The integration of digital and mobile into everyday life has changed consumer behaviour for good. As technology evolves, consumer expectation and buying and browsing habits are constantly developing. Power is now with a consumer who can do whatever they want whenever they want, and airport marketers must respond to an ever-shifting landscape to ensure that their brand is connecting in the right way at the right time.
Reviews and word of mouth, for example, have utterly transformed the path to purchase. 88% of consumers say they trust online reviews as much as personal recommendations, and 85% read as many as ten reviews before committing to buy. However, this trust of reviews can be exploited. This was aptly demonstrated by one online reviewer who had been employed to write ‘fake’ restaurant reviews for TripAdvisor - He successfully demonstrated just how easy it is to mislead the market by turning his garden shed into the review-site’s top rated restaurant.
If fake reviews are a problem, and consumers are developing a knack for spotting them, it becomes increasingly important to attract verified reviews and positive, organic social media comments. The only way to achieve this is with outstanding customer service.
Even the customer service landscape has changed. It now requires a strong integration of the airport’s customer service and marketing teams. Customer service intertwines with marketing to build loyal customers and a positive brand image.
Conversely, a customer’s initial impressions of a brand can quickly be damaged by poor customer service, and this can have a big impact on retention. While 91% of customers have left one business for another because customer service was inadequate, 71% who have had a positive experience via social media are likely to recommend that company, and 70% who receive help via social media return as loyal customers.
For retail, the paths to engage and convert are totally new. In the UK, 87% of purchases are made online and 51% of consumers prefer online to in store. However, airports have an edge here, with high footfall and a captive audience for any retail or food and beverage concessions inside the terminal.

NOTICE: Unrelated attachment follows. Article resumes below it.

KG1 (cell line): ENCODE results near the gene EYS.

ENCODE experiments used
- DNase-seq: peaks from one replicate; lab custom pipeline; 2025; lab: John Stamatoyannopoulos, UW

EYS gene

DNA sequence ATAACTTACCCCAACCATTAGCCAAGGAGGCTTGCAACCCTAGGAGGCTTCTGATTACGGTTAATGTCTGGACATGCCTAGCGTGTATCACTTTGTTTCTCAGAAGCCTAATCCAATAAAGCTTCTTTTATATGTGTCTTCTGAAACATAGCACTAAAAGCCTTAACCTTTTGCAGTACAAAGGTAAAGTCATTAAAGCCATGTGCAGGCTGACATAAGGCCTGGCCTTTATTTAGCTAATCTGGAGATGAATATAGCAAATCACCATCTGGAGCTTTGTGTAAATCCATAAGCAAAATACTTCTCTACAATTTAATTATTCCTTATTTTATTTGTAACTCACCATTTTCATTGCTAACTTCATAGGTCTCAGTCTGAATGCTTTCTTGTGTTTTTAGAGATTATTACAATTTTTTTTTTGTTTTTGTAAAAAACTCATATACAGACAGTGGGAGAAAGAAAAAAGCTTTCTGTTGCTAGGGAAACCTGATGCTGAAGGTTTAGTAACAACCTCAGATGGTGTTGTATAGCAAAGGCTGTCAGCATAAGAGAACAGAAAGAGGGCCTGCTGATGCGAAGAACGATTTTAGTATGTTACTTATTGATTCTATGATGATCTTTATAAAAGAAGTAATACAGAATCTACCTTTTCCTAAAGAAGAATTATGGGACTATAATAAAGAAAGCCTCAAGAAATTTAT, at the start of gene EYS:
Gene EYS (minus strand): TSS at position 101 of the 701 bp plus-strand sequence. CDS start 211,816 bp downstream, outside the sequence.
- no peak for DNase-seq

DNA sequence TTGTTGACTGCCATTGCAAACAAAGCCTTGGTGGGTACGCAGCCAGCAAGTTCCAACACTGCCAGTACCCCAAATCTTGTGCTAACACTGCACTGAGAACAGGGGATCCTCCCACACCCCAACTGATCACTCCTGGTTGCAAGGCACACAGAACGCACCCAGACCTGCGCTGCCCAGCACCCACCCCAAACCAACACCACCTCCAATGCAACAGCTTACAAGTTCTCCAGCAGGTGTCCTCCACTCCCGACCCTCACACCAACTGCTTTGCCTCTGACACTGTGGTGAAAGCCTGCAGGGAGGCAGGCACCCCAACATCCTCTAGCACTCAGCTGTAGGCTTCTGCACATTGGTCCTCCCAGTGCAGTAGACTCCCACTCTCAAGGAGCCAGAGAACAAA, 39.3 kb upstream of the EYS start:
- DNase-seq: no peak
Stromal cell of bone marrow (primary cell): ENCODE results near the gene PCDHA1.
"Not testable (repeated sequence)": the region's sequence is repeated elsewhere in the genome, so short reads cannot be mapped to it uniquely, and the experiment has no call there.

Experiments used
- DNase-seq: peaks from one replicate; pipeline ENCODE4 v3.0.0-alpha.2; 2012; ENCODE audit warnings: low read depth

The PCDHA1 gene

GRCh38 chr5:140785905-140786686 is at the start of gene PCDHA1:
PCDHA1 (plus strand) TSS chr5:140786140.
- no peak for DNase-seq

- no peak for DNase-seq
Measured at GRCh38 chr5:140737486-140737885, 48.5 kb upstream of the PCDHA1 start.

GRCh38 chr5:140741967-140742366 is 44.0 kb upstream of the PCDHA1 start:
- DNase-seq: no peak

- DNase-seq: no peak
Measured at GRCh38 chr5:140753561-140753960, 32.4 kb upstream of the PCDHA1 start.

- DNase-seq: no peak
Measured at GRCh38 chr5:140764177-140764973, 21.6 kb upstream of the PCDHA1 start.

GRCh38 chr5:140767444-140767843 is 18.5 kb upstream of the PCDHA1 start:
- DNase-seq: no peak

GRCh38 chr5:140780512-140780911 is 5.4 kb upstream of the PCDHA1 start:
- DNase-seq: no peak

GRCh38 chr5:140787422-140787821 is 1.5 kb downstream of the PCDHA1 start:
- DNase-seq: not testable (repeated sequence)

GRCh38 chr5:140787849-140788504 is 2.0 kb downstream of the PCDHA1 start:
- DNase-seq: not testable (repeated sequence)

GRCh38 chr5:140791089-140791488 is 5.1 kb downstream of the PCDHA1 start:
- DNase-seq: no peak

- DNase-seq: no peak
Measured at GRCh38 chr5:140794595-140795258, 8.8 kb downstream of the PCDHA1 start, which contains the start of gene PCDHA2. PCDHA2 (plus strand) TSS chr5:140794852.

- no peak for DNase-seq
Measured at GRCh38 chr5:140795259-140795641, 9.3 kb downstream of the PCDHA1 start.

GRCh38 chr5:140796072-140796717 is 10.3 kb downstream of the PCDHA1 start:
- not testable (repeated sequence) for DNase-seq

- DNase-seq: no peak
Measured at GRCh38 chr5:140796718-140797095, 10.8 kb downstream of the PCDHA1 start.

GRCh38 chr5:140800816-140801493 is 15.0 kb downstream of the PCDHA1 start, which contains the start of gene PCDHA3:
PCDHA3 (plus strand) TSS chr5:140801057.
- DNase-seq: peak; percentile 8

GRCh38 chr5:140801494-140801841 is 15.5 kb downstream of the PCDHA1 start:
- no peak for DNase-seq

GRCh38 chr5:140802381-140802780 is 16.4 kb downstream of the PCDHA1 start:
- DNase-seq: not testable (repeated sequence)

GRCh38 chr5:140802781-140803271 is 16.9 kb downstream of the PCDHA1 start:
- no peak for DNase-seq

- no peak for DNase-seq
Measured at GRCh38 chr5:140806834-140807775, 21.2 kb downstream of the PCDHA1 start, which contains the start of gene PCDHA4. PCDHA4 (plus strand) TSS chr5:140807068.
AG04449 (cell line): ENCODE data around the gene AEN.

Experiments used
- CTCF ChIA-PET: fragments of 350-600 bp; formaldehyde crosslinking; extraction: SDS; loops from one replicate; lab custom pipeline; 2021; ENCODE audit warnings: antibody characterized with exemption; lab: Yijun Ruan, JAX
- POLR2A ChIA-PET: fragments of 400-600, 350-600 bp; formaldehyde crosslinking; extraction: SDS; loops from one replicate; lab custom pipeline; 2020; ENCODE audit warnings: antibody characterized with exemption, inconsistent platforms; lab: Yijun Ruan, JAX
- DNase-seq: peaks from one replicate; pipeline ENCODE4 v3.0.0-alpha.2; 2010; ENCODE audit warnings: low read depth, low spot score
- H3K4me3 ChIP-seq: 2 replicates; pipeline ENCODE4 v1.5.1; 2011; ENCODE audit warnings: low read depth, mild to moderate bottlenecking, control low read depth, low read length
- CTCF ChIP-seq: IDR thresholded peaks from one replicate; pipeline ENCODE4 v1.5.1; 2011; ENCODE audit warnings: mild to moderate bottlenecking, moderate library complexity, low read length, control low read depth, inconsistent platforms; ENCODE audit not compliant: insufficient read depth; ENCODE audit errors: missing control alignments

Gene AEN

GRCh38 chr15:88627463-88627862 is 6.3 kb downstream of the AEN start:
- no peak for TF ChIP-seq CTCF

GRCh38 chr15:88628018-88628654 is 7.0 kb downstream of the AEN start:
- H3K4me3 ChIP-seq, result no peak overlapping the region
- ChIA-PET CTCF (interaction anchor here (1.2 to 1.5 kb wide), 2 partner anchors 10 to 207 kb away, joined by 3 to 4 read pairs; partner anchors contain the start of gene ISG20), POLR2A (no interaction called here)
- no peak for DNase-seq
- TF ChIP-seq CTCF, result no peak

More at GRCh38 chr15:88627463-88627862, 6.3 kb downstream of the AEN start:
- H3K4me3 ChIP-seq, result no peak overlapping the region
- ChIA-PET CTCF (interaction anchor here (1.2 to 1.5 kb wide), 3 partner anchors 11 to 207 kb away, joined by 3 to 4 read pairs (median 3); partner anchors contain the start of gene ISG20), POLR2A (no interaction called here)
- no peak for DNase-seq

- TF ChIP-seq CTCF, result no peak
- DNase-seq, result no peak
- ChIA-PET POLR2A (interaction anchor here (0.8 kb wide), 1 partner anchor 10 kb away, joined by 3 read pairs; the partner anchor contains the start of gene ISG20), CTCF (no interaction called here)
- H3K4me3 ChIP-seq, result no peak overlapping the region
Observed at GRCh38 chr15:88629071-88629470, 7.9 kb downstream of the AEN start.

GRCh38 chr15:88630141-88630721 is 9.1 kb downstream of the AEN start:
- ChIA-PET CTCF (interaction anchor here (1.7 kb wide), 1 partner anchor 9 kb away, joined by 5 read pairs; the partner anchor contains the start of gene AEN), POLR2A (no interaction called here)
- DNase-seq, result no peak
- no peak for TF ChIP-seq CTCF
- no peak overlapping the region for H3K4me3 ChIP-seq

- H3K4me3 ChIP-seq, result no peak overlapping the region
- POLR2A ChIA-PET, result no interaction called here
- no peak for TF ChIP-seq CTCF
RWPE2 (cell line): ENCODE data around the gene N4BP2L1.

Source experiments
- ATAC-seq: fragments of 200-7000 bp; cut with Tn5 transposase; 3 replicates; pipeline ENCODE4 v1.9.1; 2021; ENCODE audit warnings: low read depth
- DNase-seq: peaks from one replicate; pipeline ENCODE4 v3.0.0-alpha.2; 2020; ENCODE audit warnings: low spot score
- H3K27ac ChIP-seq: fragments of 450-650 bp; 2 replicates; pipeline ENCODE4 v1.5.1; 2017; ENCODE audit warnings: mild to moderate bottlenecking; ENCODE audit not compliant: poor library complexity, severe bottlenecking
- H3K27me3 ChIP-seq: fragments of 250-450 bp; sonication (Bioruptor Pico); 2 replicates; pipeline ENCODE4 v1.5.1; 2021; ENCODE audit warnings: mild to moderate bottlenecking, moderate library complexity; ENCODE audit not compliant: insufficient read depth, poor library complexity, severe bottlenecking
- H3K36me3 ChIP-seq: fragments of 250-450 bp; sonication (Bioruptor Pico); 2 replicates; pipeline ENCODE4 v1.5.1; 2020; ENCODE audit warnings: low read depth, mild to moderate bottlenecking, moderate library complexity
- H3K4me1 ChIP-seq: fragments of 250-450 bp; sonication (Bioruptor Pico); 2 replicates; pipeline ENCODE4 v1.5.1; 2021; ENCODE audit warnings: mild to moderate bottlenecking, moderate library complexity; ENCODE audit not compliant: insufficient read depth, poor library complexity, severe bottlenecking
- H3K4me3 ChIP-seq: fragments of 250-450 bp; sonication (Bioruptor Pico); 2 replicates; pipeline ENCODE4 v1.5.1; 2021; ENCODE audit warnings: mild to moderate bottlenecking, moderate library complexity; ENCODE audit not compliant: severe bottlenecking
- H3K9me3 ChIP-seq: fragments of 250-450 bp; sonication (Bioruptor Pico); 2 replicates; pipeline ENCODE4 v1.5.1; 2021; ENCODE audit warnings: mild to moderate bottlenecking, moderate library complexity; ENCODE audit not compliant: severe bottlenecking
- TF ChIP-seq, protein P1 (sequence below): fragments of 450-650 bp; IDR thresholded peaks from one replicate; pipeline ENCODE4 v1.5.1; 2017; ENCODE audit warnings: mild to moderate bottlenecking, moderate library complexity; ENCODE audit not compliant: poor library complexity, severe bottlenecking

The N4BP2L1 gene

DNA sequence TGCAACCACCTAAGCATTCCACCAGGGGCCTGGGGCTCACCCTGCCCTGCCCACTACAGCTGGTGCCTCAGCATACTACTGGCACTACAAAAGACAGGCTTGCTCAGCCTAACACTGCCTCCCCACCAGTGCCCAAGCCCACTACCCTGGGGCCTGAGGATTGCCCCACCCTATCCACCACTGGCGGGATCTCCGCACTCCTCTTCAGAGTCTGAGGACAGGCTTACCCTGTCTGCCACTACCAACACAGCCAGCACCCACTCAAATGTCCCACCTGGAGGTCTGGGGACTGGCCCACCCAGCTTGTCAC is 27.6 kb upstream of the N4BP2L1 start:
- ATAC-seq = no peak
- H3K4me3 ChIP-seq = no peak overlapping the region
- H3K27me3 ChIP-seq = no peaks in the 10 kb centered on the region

Let’s look at three tactics that airports are using to respond to changes in customer behaviour and how you can implement them…
1. Build a unique strategy for your airport
As it becomes more challenging to achieve profit through aeronautical operations alone, retail has become an important part of an airport’s overall revenue. Airports are responding to challenges in the airline market and changes in customer behaviour with on-trend food and beverage offerings, including those that support local suppliers and appeal to the ethical, vegan or eco-friendly consumer.
Local concerns can be embraced, as at Bremen airport which houses a small shop run by an organisation that supports disabled people and offers them work in the ‘normal’ employment market. The Martinshof Shop sells regional and typical Bremen products and is very popular with travellers.
Alongside these efforts, digital innovation is central to an airport’s commercial and retail strategy. By integrating with the right technology partner, it becomes possible to make all airport services accessible online. This gives passengers the ability to book flights, parking, fast-track security and lounge access, receive special offers at airport stores and find live flight and destination information.